Manufacturing and housing (specifically construction) are two important sectors of the U.S. economy. But let’s say one improves while the other declines. What do you think would happen?

They could have a “cancelling out” effect on each other, meaning that rather than speed up or slow down economic recovery, they’ll simply drag out what we currently have: a lagging, depressed economy. And we may be looking at this situation right now with the improvements in the housing sector and declines in manufacturing.

“For the first time all year, sales prices for existing homes rose in April. Home sales are up, too,” The Atlantic’s Derek Thompson reports.

Construction improved as well:

Manufacturing and Houseing Market Graphs Headed in Opposite DirectionsImage courtesy Calculated Risk

So, hey, that’s not too bad, right? At least there has been an improvement in what has long been a badly hurt sector of the American economy. Before you get too excited, remember U.S. manufacturing is slipping.

“There is a global slowdown everywhere: Europe is in a continental recession and there are plenty of signs of trouble in China and India. As a result, a key index for manufacturing strength has fallen below 50% for the first time since the recession,” Thompson writes.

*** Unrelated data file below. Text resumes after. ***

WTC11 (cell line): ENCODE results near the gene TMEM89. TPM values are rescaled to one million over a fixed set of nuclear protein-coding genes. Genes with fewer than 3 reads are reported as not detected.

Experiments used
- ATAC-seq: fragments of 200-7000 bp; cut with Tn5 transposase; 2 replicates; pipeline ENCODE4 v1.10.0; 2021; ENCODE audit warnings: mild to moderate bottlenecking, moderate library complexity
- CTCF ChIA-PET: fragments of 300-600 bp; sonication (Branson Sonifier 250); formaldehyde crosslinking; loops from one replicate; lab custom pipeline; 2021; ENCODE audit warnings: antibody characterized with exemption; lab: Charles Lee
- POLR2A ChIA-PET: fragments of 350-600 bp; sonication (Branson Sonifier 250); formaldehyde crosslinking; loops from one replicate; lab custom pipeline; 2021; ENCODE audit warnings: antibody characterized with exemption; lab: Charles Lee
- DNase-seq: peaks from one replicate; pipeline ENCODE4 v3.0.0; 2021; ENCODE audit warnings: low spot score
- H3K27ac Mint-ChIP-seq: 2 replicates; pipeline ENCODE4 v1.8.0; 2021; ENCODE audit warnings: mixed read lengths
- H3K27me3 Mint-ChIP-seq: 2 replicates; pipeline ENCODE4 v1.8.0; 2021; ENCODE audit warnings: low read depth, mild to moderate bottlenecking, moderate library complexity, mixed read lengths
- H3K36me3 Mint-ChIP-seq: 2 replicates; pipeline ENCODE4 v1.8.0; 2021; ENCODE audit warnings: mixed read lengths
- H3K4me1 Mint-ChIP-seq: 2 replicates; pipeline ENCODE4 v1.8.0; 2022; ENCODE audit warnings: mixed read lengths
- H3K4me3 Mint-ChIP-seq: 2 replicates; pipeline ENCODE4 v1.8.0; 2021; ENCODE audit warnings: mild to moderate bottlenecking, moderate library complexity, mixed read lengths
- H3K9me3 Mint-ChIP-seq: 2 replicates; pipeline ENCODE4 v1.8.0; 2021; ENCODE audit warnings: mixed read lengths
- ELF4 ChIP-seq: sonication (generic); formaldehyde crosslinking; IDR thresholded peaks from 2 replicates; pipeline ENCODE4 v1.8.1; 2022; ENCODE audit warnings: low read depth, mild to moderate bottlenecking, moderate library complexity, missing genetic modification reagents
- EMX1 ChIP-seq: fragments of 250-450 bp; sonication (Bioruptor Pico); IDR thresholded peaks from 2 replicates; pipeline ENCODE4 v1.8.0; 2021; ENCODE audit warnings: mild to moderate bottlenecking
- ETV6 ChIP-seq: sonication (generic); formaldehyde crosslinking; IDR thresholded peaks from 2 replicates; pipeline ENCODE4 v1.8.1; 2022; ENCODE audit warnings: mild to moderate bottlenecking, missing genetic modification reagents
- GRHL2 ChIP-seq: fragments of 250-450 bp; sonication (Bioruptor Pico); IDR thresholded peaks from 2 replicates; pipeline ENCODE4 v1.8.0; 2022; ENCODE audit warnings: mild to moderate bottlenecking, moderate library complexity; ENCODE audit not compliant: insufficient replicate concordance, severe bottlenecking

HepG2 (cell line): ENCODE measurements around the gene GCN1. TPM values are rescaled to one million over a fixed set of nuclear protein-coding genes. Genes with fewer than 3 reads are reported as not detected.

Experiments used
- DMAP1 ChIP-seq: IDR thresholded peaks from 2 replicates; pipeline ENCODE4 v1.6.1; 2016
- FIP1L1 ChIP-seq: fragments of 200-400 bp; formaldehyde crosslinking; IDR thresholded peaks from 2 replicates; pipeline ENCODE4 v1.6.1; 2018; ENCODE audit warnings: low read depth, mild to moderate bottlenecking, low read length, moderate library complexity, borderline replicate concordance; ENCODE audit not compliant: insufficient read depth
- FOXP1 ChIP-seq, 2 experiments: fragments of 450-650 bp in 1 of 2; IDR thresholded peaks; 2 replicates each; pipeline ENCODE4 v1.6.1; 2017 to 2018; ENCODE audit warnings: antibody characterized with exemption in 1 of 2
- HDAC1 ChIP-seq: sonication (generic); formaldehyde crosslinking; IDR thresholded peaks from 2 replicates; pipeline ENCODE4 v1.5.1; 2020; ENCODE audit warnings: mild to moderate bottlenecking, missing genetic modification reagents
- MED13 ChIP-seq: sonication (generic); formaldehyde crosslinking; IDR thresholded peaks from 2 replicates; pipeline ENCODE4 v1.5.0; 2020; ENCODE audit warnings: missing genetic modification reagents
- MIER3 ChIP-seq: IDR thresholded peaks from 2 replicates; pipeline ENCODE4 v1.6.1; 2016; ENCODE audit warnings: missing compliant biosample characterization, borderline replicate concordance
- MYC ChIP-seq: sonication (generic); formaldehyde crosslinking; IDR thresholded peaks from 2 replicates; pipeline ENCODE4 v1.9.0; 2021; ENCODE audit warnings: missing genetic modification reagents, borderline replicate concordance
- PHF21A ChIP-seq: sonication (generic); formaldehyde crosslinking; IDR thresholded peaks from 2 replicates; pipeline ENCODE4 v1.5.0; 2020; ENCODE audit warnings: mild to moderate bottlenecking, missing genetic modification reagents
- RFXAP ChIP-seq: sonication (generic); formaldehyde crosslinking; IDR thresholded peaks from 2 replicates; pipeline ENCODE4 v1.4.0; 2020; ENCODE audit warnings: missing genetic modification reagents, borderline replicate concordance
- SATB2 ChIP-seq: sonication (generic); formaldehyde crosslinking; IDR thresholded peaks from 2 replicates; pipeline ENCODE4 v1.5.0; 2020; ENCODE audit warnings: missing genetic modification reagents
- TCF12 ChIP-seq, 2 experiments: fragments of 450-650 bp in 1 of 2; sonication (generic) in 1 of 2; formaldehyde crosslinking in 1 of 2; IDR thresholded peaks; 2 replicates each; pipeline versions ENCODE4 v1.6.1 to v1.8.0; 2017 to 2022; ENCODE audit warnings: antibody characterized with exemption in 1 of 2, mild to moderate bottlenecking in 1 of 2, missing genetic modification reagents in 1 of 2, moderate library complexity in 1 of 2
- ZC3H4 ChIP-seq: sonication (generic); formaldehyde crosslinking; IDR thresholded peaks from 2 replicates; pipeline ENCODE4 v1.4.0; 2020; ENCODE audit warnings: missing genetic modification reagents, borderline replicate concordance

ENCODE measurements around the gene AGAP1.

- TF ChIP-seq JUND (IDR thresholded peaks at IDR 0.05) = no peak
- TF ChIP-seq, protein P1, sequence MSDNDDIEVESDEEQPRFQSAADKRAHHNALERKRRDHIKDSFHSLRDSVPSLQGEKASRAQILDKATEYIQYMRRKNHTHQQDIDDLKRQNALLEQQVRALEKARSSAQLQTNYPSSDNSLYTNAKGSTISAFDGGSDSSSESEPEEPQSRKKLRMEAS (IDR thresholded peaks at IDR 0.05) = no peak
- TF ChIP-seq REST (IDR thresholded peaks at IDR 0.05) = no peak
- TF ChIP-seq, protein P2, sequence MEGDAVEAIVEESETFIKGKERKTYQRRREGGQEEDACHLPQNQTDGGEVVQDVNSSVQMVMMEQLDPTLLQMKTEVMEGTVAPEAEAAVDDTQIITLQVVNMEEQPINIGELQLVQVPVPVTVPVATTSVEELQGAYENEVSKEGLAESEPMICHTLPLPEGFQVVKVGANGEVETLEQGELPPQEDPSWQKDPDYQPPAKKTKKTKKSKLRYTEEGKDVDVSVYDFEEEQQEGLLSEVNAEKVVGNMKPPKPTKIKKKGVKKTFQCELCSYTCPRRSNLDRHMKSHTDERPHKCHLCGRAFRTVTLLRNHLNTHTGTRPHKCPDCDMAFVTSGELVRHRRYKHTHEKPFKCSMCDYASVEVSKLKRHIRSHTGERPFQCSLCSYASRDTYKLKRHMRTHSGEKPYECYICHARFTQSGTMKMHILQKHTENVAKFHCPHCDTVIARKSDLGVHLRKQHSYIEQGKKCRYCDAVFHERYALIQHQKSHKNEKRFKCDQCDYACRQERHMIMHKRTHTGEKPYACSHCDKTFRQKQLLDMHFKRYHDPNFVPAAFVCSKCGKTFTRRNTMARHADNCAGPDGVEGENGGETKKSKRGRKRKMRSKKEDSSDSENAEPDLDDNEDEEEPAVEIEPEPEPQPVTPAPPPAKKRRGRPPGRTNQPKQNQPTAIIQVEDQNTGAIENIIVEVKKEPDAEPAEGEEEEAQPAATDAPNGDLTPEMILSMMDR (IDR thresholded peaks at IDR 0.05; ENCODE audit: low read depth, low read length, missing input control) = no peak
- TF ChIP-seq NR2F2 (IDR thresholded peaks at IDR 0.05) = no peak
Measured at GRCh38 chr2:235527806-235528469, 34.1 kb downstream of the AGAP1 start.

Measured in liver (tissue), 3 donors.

Manufacturing and Houseing Market Graphs Headed in Opposite DirectionsImage courtesy Calculated Risk

Simply put, housing is looking up while manufacturing is looking down.

“If someone looked at just manufacturing, they might think the US is near a recession,” Bill McBride of Calculated Risk writes. “And if they just looked at housing, they’d think the economy is recovering. Which is it?”

Indeed, which is it? McBride argues that we should monitor developments in the housing sector to gauge where our economy is headed. Thompson, on the other hand, is a bit more uncertain.

“Housing has had something like twenty thousand false starts, and even a true start will announce the beginning of a very difficult recovery, given slow-rising wages, difficult access to credit for middle-class Millennials and Gen-Xers, and a huge shadow inventory,” Thompson writes.

So what does he predict?

“The most likely scenario, I think, is that housing shifts from neutral to first gear and manufacturing shifts from second gear to join housing in first gear, and two big industries slowly growing gives us basically the same recovery rate we’ve had: slow, frustrating, precarious, and, somehow, consistent,” he adds.

This story has been updated.